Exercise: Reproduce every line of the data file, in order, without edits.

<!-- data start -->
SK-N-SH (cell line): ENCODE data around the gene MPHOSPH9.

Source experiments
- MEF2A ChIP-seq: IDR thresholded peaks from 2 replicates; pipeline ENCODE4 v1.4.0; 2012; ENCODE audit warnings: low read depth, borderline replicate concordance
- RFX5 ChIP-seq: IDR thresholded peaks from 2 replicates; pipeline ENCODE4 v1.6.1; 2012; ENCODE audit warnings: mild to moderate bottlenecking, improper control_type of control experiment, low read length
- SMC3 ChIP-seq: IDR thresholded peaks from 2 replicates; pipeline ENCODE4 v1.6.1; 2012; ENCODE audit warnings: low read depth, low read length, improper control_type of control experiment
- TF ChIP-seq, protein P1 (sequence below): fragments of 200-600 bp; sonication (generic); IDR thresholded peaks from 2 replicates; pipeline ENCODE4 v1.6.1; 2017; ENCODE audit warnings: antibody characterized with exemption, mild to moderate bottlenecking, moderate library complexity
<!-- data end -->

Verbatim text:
SK-N-SH (cell line): ENCODE data around the gene MPHOSPH9.

Source experiments
- MEF2A ChIP-seq: IDR thresholded peaks from 2 replicates; pipeline ENCODE4 v1.4.0; 2012; ENCODE audit warnings: low read depth, borderline replicate concordance
- RFX5 ChIP-seq: IDR thresholded peaks from 2 replicates; pipeline ENCODE4 v1.6.1; 2012; ENCODE audit warnings: mild to moderate bottlenecking, improper control_type of control experiment, low read length
- SMC3 ChIP-seq: IDR thresholded peaks from 2 replicates; pipeline ENCODE4 v1.6.1; 2012; ENCODE audit warnings: low read depth, low read length, improper control_type of control experiment
- TF ChIP-seq, protein P1 (sequence below): fragments of 200-600 bp; sonication (generic); IDR thresholded peaks from 2 replicates; pipeline ENCODE4 v1.6.1; 2017; ENCODE audit warnings: antibody characterized with exemption, mild to moderate bottlenecking, moderate library complexity